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One of the biggest factors in throwing off carbon dates is the fact that nuclear testing, which began around 1950, “blasted out radiation [into the atmosphere] that scientists see clearly as a spike in the radiocarbon record” (ibid.).
Most problematic in absorbing this spike in radiation has been charcoal, which scientists use frequently in their dating of ancient finds.
Carbon dating determines the age of archaeological objects, or how long ago a creature died, by measuring the amount of Carbon -14 remaining inside.
The method is based on the theory that every living organism contains a small but constant proportion of this radioactive carbon isotope.
Radiocarbon dating is based on the fact that carbon-14 (an isotope of the extremely common element carbon) decays into another carbon isotope, carbon-12, at an exact rate.
By measuring the ratio of carbon-14 to carbon-12, experts can determine the age of something that dates from ancient times.
Gihon Spring was crucial to the survival of its inhabitants, and archaeologists had uncovered the remains of a massive stone tower built to guard this vital water supply. In a new paper, the authors explain how harvesting data from tree-rings could revolutionize the study of ancient civilizations such as the Egyptian and Mayan worlds. Researchers have used radiocarbon measured in deep-sea fossil corals to shed light on carbon dioxide levels during Earth's last deglaciation.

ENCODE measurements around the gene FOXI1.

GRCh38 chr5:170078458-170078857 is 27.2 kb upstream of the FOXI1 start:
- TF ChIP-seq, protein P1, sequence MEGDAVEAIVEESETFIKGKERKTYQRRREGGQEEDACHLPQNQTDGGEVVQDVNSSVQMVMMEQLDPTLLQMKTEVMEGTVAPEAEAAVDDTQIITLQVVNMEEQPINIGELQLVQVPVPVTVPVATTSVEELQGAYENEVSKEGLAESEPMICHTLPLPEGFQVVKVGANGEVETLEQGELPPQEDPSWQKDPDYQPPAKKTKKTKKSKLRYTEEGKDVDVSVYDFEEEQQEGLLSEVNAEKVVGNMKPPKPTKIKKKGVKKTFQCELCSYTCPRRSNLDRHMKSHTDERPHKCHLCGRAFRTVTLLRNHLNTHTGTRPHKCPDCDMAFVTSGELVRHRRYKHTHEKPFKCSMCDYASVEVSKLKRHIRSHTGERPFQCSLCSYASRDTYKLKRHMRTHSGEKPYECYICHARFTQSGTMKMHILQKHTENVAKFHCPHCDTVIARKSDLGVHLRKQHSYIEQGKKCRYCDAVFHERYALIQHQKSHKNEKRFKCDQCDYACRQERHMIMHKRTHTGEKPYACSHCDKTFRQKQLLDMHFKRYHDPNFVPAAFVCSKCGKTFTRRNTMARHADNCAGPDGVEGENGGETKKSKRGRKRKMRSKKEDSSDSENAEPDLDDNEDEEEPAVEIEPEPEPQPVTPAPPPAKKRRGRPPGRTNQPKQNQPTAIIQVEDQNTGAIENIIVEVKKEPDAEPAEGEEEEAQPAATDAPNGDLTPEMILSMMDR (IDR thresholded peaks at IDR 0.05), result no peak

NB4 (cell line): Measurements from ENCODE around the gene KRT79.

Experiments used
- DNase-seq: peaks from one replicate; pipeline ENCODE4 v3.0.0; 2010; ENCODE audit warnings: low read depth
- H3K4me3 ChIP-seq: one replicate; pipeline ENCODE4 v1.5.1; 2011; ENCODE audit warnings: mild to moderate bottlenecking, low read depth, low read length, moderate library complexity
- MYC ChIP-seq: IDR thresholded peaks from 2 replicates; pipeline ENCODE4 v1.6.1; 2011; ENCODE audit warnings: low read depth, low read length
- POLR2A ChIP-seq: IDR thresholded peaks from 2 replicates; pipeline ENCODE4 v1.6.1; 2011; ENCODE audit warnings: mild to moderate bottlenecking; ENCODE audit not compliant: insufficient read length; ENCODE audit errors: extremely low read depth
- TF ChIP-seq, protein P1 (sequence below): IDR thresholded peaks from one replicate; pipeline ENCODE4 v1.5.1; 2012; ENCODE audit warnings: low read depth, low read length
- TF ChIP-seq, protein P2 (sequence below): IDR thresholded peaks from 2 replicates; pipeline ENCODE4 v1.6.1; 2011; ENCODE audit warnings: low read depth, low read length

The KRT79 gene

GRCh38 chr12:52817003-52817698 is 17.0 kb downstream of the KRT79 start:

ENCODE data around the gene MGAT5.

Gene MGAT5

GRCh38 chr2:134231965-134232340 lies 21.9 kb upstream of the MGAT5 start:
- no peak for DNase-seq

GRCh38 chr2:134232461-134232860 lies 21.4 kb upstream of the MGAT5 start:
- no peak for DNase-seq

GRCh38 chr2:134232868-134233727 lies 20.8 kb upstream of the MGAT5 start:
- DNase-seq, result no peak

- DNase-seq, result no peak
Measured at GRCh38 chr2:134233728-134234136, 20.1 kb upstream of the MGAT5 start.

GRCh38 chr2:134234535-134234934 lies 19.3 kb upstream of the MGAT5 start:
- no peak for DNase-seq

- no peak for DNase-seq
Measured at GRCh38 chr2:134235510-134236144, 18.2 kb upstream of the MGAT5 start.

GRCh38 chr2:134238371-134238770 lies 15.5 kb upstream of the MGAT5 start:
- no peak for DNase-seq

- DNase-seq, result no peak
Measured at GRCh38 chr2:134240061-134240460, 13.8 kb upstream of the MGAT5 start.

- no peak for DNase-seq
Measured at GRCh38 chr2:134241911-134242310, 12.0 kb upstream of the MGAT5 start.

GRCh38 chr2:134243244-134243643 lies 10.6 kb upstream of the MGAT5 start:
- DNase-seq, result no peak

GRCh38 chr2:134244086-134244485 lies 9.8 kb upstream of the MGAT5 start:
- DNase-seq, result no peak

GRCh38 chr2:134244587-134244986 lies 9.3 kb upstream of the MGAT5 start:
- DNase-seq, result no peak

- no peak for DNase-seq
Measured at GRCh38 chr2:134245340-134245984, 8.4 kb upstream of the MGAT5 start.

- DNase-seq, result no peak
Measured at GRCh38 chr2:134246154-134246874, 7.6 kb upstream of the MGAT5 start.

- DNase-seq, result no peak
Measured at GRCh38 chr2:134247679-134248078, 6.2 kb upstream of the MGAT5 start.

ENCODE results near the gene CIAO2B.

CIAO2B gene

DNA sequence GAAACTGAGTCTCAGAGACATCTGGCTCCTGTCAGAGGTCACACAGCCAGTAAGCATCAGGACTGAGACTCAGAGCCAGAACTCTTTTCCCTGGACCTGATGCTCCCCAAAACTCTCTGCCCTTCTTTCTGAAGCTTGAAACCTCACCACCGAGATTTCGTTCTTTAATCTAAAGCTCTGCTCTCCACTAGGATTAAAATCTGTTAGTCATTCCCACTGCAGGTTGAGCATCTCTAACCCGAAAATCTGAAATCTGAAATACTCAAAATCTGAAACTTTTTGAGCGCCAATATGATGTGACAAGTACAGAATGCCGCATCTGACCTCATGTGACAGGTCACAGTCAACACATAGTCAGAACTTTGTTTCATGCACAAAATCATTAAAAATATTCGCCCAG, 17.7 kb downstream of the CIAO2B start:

Fossil corals have the unique advantage that they ...
These methods invariably give a great age for the ancient item in question.
By knowing the half-life of C-14 and estimating how many C-14 atoms the organism contained before it died, we can calculate the age of an object or creature at time of death.
Radio-carbon dating can only be effectively used on materials which once formed part of a living organism, which means that materials such as stone and metal can’t usually be directly dated in this way.
Both phenomena are known to influence radiocarbon amounts by altering the level of cosmic radiation entering the atmosphere (ibid.).
The uncertainties surrounding science’s most popular dating method underscores how cautious scientists must be before setting in stone any date for an artifact or fossil. Gillespie, “Although 26,000 [years ago, according to modern dating assumptions] is pretty well nailed down now, there’s a sort of best guess for what comes after that” (ibid.).